Accepted paper:

Between the charybdis of homophobia and the scylla of xenophobia: Zenit, football fandom and the language of compromise

Authors:

Michael Furman (Ohio State)

Paper short abstract:

This paper examines how the administration of Zenit discursively navigates its position as an ostensibly egalitarian organization, while not estranging themselves from fan clubs mobilizing homophobic and xenophobic rhetoric and thereby threaten the image of tolerance that Zenit attempts to foster.

Paper long abstract:

The rise of radicalized football fandom in Russia has placed some professional football teams in the morally precarious position of wanting to support their fan-base (including their radical fans), while simultaneously projecting a benevolent image to their larger communities. In this paper I examine how the formal organization of Zenit (St. Petersburg's premier football club) navigates its relationship with decentralized sites of football fandom that espouse inflammatory rhetoric. In 2012, Landscrona (the largest fan club of Zenit) issued a manifesto specifying their stance on the permissible ethnicity and sexuality for the roster of Zenit. This manifesto issued a call to exclude those of the "sexual minority" (i.e. homosexuals) as well as those born outside of the northern and central areas of Russia (i.e. non-ethnic Russians). Rather than engaging in a direct dialogue with these fan clubs, Zenit discursively aligns itself with anti-racism and campaigns for tolerance, but does not directly engage with the fan clubs themselves. This positions Zenit as an egalitarian organization, but without critiquing the fan clubs espousing this rhetoric themselves. Drawing on interviews, fieldwork and analysis from official documents and utilizing methodology from Critical Discourse Analysis (Fairclough 1992) and Ethnography of Communication (Hymes 1971) this study unearths the precise linguistic and social strategies that Zenit utilizes in order to position themselves as an egalitarian organization vis-à-vis the St. Petersburg community, while maintaining a neutral stance against those mobilizing xenophobic and homophobic rhetoric.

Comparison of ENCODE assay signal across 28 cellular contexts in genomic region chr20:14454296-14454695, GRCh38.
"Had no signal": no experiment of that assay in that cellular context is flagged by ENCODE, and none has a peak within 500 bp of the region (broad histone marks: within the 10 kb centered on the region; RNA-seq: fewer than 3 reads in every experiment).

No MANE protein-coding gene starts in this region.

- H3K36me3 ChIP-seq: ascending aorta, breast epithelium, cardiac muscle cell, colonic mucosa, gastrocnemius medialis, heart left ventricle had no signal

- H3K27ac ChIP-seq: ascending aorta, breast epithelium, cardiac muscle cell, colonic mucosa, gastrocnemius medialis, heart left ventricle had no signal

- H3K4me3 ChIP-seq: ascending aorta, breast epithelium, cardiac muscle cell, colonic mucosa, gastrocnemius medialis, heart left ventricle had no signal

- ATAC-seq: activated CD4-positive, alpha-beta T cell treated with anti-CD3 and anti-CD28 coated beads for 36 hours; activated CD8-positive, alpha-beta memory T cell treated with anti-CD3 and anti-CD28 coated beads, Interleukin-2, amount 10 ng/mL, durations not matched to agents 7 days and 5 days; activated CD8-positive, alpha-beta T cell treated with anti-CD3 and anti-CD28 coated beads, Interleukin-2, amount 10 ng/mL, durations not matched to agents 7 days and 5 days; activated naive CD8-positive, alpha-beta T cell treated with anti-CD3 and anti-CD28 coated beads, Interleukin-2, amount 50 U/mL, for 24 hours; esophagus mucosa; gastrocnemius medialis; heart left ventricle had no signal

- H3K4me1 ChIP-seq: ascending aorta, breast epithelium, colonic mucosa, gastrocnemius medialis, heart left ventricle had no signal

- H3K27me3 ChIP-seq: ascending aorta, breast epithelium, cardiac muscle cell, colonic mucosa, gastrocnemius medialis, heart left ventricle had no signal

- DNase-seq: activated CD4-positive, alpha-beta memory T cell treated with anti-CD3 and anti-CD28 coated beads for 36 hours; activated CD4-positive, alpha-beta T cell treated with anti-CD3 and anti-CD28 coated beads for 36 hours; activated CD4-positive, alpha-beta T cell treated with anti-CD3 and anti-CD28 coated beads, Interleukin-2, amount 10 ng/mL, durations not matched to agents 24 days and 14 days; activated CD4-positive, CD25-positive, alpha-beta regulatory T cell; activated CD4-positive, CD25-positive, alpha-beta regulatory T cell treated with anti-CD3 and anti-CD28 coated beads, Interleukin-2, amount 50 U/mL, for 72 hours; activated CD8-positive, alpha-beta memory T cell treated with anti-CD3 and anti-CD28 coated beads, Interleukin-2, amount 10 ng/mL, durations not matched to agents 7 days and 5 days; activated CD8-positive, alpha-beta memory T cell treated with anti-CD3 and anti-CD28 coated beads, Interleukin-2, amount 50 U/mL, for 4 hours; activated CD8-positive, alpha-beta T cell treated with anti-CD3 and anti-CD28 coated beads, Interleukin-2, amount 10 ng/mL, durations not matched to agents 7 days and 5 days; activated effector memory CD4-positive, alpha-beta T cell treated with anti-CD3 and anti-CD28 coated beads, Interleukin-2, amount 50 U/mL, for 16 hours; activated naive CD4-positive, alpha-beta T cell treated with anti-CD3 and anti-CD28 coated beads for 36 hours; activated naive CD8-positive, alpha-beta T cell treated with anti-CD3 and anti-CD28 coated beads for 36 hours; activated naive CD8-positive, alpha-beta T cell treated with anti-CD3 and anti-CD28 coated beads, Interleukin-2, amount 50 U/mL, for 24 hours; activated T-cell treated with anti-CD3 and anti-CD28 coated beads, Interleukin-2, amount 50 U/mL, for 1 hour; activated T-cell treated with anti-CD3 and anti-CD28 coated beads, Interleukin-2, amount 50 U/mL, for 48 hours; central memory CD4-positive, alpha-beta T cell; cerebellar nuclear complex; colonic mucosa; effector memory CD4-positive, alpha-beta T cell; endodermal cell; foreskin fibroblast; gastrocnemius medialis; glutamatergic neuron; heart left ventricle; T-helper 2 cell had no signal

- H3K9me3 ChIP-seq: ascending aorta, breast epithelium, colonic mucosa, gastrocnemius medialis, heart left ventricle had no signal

panel P015
Youth and social movements